Before Americans turned to Buddhism for life hacks, they treated it like a dangerous cult

Buddha Daibutsu, Kamakura

Buddha Daibutsu, Kamakura

From Quartz at Work by Ryan Anningson:

In January 1902, Reverend Clarence Edgar Rice warned Americans of a religion that “both in theory and practice…degrades women,” practices “crass brutality” towards animals, and “goes hand-in-hand with vice…that blushes not at unspeakable practices.” Even more terrifying, this “cruel” and “pessimistic” tradition was making inroads in the United States through both immigration and the conversion of American citizens. Similarly, American newspapers during the Progressive Era warned of “the religion of gloom and melancholy,” being spread by debaucherous “priests of unutterable cruelty [who] traffick in human flesh.”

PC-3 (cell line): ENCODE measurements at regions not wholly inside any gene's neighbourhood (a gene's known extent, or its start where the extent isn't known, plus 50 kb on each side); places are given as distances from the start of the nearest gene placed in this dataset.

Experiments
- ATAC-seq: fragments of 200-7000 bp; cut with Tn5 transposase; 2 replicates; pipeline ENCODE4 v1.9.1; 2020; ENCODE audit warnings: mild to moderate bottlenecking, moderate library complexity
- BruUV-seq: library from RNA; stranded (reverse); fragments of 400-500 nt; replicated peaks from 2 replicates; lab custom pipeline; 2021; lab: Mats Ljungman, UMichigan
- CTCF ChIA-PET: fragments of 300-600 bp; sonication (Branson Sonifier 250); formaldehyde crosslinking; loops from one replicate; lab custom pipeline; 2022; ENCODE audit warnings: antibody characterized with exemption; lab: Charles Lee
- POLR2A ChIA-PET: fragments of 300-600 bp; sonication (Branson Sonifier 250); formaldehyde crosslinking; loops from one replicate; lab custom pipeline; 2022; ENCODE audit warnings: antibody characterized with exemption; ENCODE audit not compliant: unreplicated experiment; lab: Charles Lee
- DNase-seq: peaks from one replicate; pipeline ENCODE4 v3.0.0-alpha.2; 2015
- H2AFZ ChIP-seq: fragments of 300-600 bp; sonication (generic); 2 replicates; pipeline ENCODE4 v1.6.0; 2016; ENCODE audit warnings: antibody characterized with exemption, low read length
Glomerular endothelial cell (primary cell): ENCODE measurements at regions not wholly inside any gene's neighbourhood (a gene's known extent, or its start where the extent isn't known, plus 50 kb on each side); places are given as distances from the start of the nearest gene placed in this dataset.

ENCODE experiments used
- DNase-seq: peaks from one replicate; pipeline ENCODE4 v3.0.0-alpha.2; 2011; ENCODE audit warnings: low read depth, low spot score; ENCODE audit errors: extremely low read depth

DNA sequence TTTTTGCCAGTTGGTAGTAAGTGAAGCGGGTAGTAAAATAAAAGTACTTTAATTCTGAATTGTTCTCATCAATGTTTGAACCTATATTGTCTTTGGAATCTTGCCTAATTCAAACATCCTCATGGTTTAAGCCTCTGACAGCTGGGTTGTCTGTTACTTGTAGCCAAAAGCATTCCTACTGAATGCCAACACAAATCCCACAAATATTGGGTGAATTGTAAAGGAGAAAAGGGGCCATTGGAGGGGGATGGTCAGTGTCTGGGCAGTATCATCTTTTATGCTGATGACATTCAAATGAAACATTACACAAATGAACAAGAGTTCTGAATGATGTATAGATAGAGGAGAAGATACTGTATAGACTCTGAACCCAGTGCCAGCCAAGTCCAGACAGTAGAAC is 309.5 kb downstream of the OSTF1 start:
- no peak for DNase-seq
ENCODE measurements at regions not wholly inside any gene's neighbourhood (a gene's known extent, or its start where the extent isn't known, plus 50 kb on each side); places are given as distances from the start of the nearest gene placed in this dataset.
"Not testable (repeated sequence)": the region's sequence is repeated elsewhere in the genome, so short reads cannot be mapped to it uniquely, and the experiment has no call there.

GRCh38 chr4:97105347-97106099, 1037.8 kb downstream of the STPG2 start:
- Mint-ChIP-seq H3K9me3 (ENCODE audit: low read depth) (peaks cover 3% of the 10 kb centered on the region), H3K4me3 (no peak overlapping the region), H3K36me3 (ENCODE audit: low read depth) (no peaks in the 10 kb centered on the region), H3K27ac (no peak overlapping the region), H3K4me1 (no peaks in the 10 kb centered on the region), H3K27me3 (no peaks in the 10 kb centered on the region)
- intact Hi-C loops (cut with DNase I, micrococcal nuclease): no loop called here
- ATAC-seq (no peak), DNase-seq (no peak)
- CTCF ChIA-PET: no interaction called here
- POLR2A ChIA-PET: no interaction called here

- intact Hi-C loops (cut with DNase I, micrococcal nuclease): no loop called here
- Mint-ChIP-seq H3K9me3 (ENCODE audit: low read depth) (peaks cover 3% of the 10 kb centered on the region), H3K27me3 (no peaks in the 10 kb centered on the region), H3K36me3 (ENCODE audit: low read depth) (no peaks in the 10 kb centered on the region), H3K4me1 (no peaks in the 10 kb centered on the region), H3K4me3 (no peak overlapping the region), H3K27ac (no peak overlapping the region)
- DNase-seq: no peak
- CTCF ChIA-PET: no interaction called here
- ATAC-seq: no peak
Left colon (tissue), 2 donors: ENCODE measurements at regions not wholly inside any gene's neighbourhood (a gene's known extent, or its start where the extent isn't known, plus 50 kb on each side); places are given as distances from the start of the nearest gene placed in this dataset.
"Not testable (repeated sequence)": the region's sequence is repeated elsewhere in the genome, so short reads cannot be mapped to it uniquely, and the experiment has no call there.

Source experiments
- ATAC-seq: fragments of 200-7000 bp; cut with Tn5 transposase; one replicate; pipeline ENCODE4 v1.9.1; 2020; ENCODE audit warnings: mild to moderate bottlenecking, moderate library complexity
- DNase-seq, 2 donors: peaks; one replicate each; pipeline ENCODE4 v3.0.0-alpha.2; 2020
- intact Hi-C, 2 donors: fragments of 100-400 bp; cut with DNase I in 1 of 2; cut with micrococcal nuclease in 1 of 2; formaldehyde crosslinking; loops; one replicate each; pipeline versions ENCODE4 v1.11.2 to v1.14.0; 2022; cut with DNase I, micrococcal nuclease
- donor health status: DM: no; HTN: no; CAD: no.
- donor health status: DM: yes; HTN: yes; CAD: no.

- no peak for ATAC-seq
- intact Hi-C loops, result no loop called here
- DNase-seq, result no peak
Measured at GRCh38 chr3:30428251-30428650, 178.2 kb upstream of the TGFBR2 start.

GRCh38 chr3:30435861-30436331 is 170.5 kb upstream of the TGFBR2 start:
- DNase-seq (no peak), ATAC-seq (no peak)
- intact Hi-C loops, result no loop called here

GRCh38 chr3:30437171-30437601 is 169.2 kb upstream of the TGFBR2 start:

What was this terrible creed, with its awful priests? It was Buddhism—a tradition today often heralded in popular culture as the path to everything from a better professional career to world peace.

Within a century, Buddhism in America has gone from being frequently portrayed as a “dangerous cult” to becoming the prime spiritual practice of the business elite. Americans now generally view Buddhism favorably, according to Pew Research Center, while Canadians view Buddhism in equal favorability with Christianity, according to an Angus Reid poll. Mindfulness is taught in schools, and Buddhism is presented as a sort-of spiritual science. How can our views of Buddhism have changed so much in so little time?

Read the rest of the article at Quartz at Work

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